When Jesus saw her weeping and the Jews who had come with her weeping,he became perturbed and deeply troubled, and said,
"Where have you laid him?"
They said to him, "Sir, come and see."
And Jesus wept.
So the Jews said, "See how he loved him."
The Jesus of the Gospels is, honestly, not a particularly warm figure. If he expresses emotion, it is typically anger and frustration. But for the most part, he is stoic, controlled, and demanding. I suspect there was real warmth in his relationship with the apostles, disciples and those they encountered along the way – there must have been for him to attract such a devoted following – but it is rarely indicated in what is written about him.
We do well to reflect on the crying, sobbing Jesus of today’s Gospel. The sight of his old friend, Mary (always the more sensitive of the two sisters) crying at the tomb of her brother Lazarus, together with Martha and all of Lazarus’s friends, moves him to tears. John’s staccato rendering of the moment produces one of the shortest line in all of Scripture: “And Jesus wept.” (The shortest is 1 Thessalonians 5:16, which is, ironically, “Rejoice evermore.”) Obviously, he is utterly overcome, as those standing around him remark at the depth of his emotion.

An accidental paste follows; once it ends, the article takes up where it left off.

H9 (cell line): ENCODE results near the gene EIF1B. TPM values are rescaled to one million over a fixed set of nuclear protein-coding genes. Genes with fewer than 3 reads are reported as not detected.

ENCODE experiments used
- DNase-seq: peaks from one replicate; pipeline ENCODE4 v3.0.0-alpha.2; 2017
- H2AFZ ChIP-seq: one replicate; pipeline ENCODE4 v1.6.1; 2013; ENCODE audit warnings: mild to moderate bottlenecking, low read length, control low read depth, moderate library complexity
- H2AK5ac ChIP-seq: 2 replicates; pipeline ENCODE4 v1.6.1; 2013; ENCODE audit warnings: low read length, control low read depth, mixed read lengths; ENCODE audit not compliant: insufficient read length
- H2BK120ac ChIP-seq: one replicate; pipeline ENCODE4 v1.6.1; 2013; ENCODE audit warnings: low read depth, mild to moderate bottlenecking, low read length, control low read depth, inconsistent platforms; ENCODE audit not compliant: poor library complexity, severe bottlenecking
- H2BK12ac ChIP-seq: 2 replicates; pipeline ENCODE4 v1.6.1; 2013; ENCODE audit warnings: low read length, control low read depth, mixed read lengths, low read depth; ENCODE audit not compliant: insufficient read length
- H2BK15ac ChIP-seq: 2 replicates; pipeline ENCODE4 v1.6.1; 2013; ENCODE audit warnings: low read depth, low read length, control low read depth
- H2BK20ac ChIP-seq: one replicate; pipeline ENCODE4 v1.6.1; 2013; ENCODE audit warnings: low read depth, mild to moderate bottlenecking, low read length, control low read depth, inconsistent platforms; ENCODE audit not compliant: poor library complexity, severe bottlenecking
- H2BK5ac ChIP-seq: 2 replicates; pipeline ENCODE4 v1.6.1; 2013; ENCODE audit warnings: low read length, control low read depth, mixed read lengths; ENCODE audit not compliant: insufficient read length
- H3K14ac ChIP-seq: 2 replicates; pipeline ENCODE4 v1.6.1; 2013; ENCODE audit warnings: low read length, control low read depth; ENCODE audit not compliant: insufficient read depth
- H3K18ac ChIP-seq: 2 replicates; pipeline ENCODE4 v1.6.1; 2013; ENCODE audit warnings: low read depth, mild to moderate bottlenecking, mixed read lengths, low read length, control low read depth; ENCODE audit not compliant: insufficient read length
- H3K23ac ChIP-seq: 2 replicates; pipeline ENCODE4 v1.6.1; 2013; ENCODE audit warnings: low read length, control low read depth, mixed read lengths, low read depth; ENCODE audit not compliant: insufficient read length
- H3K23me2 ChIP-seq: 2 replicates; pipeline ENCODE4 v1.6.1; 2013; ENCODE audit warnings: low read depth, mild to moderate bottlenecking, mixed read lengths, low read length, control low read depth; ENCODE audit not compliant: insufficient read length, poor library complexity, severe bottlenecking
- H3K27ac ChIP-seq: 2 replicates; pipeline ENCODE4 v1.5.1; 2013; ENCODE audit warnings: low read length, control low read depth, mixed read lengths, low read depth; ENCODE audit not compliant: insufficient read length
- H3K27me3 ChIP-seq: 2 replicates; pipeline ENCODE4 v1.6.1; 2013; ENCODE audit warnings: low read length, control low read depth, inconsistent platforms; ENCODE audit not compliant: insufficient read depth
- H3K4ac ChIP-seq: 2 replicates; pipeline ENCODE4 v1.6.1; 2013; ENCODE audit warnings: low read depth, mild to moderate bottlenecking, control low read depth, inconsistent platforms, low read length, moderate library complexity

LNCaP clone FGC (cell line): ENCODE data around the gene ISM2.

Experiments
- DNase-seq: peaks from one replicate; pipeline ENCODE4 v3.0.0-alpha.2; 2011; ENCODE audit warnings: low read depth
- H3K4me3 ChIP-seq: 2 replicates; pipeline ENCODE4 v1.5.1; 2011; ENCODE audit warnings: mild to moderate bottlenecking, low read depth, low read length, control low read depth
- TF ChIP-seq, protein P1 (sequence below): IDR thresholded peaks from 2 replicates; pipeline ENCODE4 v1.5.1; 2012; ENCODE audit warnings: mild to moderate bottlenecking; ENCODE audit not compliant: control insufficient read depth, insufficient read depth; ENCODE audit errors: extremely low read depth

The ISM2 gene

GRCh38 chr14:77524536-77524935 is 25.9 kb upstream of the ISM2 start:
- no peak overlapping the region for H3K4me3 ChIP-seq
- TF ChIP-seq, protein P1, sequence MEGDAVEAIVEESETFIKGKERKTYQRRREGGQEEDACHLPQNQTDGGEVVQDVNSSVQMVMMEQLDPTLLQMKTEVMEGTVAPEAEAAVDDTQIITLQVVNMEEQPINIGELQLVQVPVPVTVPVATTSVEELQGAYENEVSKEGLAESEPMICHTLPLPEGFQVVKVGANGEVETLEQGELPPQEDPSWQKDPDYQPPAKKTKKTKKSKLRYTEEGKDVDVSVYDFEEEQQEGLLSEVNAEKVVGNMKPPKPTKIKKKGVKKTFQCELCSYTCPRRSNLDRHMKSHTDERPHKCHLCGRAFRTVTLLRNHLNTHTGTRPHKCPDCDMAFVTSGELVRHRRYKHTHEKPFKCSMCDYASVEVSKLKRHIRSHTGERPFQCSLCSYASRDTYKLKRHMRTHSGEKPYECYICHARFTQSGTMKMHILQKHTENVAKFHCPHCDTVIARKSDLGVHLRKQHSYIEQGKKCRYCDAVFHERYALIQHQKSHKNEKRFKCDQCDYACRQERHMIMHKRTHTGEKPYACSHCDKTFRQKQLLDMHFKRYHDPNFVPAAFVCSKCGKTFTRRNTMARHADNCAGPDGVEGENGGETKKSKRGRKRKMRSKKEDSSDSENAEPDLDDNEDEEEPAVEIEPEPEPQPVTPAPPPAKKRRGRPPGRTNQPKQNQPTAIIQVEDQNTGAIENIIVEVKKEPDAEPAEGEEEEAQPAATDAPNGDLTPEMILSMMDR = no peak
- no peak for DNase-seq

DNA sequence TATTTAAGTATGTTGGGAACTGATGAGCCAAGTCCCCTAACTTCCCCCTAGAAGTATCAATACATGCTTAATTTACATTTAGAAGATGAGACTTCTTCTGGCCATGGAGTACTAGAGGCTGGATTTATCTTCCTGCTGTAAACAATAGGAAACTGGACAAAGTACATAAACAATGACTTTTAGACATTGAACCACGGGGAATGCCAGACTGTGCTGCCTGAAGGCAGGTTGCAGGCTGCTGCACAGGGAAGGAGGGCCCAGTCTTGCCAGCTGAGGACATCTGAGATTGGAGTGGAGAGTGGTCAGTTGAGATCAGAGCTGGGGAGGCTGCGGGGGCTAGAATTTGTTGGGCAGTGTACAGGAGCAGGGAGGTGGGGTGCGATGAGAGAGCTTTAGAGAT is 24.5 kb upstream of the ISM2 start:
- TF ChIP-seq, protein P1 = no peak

Why did John break the custom of depicting Jesus as stoic at this moment? It doesn’t even make a lot of sense given that he fully knew, according to John, that he was about to raise Lazarus from the dead. I suspect the moment survived into the written Gospel because it was genuine, heartfelt and probably disturbing to those around him. The memory of Jesus crushed and overwrought simply could not be glossed over.
I am fairly certain we have a God Who is not stoic, Who has no expectation that we can handle it, Who is not closing one door to open another, but Who suffers it all with us, in all its intensity, not assuaged by anything He may do for us in the future, so that we never suffer alone.
So ends the Consolation Series. I hope you found peace in it. Thanks for following along!